Okay. Got it. Thanks. And just wonder if you could comment on just the political environment there in Arizona and how supportive it is for Grand Canyon or any thoughts there?

Brian E. Mueller - Grand Canyon Education, Inc.

Well, that's why I did go through that kind of lengthy explanation of that press conference because with the new administration, and we've got some contacts, but we hope that people are willing to take a fresh look at this thing. And after eight years of just being beat down nationally, I think this is becoming kind of a model that can be replicated, and we can reinvigorate this for profit, publicly traded education company concept.

It's overwhelming in Arizona right now. We had the governor. And it was a sea of 3,000 people in purple shirts out there at an outdoors press conference, but we had the governor, we had the mayor of the sixth largest city in the country, we had Jerry Colangelo who's a nationally respected businessman. And they made glowing comments about the university, its contribution to the economy, its contribution to city revitalization.

And so, there's just this whole – this thing, we have a very pro-business governor, extremely pro-business governor. He's also extremely pro-school choice, and he wants to give people as many options from pre-schools through higher ed as he can, and he thinks competition is good. And so, obviously, we have a slight detractor in terms of the presence (33:05) of Arizona State University but other than that, there's overwhelming support for what's going on here which is good, and I think it can be easily replicated. I just think this thing can be turned to some extent in the next few years.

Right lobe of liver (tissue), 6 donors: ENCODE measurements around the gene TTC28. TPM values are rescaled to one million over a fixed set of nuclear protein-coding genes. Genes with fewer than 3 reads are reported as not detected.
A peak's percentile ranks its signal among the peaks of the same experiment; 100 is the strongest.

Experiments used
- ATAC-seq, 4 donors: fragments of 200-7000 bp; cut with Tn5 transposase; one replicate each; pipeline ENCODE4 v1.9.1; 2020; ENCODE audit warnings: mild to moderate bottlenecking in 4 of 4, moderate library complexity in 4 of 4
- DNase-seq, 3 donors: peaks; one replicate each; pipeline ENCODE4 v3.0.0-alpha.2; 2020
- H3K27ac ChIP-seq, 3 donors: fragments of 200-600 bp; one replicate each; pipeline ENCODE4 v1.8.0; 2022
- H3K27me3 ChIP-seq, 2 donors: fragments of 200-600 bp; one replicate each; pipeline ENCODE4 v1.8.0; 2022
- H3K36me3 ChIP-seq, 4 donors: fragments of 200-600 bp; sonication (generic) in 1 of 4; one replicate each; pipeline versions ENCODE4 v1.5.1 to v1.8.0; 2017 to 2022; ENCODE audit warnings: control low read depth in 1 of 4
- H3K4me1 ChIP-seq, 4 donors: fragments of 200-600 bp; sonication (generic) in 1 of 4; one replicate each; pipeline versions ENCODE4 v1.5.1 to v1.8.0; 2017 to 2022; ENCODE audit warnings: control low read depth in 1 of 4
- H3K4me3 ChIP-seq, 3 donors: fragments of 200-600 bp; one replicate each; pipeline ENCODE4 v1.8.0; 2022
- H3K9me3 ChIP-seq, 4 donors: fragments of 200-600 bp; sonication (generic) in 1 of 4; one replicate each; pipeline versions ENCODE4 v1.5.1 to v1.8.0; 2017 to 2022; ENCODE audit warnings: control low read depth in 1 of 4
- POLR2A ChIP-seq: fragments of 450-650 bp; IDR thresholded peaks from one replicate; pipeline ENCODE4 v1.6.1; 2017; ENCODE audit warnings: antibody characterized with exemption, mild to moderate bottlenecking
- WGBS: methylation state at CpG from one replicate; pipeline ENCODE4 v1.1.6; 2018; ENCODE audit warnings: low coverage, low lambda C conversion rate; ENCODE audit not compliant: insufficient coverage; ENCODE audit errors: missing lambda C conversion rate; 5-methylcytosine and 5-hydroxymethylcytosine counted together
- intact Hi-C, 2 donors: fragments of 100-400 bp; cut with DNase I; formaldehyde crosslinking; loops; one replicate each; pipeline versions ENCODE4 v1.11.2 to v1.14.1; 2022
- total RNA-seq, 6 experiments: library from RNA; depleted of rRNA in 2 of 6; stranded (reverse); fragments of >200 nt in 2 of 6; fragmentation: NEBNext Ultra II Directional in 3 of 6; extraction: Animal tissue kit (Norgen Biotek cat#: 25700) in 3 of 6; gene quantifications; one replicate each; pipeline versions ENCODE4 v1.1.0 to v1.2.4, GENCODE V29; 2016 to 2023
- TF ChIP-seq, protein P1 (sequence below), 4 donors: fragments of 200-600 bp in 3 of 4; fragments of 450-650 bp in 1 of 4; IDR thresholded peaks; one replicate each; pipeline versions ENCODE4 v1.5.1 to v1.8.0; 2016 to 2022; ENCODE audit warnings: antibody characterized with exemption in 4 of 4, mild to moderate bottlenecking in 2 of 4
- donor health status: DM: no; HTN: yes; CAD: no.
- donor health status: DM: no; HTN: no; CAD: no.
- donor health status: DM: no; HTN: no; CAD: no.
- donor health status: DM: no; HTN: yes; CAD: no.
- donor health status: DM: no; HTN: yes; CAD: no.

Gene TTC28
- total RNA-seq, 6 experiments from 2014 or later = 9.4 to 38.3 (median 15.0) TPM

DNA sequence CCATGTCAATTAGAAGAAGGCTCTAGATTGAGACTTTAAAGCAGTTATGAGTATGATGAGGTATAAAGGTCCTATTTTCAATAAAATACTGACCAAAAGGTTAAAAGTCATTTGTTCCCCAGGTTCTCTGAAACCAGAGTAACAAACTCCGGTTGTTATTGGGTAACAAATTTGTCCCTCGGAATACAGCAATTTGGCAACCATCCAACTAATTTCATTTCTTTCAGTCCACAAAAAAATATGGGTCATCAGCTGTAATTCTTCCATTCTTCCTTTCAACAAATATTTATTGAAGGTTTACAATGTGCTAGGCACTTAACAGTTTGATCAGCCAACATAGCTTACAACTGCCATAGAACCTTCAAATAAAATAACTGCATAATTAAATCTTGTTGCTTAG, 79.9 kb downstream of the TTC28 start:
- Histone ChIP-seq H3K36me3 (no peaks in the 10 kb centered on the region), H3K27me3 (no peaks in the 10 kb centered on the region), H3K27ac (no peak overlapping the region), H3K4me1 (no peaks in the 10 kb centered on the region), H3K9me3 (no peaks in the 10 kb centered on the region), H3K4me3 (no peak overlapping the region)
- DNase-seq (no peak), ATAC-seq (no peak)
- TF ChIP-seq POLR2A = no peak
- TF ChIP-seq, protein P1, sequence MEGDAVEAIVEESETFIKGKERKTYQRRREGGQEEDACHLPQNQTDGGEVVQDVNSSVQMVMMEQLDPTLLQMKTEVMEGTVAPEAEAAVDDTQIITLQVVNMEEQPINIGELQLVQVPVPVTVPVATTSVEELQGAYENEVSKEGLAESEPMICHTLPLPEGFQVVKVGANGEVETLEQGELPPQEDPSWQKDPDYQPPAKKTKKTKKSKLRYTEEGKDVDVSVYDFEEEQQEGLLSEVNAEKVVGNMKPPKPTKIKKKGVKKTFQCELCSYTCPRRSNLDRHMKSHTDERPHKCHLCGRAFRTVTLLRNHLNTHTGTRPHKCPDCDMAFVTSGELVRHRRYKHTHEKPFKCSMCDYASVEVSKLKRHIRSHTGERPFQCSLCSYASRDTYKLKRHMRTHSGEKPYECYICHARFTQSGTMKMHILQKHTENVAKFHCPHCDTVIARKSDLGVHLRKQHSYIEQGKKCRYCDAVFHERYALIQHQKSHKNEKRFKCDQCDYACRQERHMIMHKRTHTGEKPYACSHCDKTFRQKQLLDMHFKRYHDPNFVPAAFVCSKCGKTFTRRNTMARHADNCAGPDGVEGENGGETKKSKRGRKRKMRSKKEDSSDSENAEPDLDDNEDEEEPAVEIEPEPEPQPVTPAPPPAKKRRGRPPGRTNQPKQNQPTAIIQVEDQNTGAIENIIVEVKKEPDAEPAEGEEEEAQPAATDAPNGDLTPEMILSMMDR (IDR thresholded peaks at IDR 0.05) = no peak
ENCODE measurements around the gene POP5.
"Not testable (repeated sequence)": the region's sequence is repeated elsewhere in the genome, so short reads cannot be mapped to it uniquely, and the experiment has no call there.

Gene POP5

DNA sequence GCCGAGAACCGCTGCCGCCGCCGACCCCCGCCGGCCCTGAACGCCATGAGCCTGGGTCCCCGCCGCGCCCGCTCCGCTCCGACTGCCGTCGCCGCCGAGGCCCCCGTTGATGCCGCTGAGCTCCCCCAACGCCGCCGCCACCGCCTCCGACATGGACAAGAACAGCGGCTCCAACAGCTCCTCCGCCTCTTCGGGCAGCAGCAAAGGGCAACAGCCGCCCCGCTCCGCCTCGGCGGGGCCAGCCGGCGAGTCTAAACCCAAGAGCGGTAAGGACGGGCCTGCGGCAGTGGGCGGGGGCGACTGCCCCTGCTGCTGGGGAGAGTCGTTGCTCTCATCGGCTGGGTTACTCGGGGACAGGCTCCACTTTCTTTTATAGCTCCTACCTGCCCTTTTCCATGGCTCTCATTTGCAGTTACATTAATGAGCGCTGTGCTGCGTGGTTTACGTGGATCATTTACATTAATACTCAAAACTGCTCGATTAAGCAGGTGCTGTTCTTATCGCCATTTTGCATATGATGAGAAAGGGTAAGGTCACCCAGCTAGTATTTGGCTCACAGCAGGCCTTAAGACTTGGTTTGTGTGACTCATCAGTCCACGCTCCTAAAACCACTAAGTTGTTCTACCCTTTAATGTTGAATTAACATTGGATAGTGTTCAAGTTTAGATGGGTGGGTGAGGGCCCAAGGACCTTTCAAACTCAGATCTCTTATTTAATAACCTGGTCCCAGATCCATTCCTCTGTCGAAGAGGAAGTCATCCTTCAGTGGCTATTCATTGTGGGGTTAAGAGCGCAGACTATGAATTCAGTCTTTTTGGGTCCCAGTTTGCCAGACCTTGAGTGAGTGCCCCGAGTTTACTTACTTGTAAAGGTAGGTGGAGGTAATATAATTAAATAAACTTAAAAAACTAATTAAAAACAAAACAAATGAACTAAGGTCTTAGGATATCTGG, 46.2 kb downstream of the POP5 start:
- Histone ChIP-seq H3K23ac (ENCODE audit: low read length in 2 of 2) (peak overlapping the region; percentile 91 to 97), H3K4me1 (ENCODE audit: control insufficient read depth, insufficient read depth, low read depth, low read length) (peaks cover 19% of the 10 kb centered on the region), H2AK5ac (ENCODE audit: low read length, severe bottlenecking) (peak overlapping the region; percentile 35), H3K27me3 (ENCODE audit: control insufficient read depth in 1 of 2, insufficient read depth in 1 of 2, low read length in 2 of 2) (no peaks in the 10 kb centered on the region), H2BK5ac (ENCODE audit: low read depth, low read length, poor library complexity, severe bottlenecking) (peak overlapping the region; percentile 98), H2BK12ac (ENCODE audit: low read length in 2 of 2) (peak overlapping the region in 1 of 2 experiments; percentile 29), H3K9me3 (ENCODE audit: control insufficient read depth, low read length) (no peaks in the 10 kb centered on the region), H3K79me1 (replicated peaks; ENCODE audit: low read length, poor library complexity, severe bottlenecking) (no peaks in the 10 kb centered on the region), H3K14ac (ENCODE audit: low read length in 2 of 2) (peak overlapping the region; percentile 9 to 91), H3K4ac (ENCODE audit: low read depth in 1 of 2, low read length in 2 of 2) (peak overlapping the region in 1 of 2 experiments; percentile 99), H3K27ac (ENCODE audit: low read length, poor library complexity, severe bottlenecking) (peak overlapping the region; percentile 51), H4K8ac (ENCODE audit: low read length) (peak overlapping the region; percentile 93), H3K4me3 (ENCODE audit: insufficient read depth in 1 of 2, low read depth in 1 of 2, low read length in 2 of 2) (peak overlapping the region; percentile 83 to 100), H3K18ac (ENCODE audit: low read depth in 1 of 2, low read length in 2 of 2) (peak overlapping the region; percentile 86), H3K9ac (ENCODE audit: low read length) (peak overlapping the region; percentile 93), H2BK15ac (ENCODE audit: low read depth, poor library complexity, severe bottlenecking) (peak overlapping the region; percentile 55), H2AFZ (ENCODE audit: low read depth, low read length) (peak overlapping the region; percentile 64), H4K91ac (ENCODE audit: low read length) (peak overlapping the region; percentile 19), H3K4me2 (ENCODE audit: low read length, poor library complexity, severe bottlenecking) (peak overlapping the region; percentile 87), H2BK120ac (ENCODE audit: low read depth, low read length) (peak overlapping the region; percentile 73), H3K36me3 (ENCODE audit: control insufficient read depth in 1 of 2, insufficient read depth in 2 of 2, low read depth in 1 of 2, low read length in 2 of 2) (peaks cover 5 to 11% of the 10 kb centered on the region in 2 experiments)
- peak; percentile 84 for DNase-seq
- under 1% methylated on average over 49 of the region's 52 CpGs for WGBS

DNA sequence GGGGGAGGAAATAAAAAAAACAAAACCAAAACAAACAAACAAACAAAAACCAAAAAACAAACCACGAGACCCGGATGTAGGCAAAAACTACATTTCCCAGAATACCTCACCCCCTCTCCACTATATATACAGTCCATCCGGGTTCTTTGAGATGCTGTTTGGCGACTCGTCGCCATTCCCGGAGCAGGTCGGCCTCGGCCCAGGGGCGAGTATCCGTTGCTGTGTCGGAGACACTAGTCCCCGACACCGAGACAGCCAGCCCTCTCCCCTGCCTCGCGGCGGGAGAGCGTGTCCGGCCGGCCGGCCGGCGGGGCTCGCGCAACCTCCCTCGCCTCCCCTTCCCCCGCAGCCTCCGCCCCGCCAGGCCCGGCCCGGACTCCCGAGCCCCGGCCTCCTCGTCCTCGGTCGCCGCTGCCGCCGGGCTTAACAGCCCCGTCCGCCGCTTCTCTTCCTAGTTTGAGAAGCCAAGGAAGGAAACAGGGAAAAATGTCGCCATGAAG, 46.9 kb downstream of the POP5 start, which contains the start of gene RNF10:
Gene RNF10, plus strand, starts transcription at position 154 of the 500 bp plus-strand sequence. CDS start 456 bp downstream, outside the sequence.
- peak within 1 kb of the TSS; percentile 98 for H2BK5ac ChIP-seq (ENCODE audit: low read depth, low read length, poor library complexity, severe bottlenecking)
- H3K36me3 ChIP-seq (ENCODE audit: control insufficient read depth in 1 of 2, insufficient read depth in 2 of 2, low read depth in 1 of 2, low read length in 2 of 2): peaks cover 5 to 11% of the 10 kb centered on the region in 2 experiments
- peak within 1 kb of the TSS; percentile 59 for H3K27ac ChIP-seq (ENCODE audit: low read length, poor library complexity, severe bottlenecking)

Henry Sou Chien - BMO Capital Markets (United States)

Got it. Okay. Sounds promising. Thanks.

Brian E. Mueller - Grand Canyon Education, Inc.

Thanks.

Operator

Thank you. And our next question comes from the line of Jeff Meuler with Baird. Your line is now open.

Jeff P. Meuler - Robert W. Baird & Co., Inc.

Yes. Thank you. Brian, I think you just said you're not planning on being methodical with share repurchase in the first half. You're saying, you think the model can be replicated if state and real estate taxes become more economically equitable, is there a change in thought on the potential to do another standalone campus?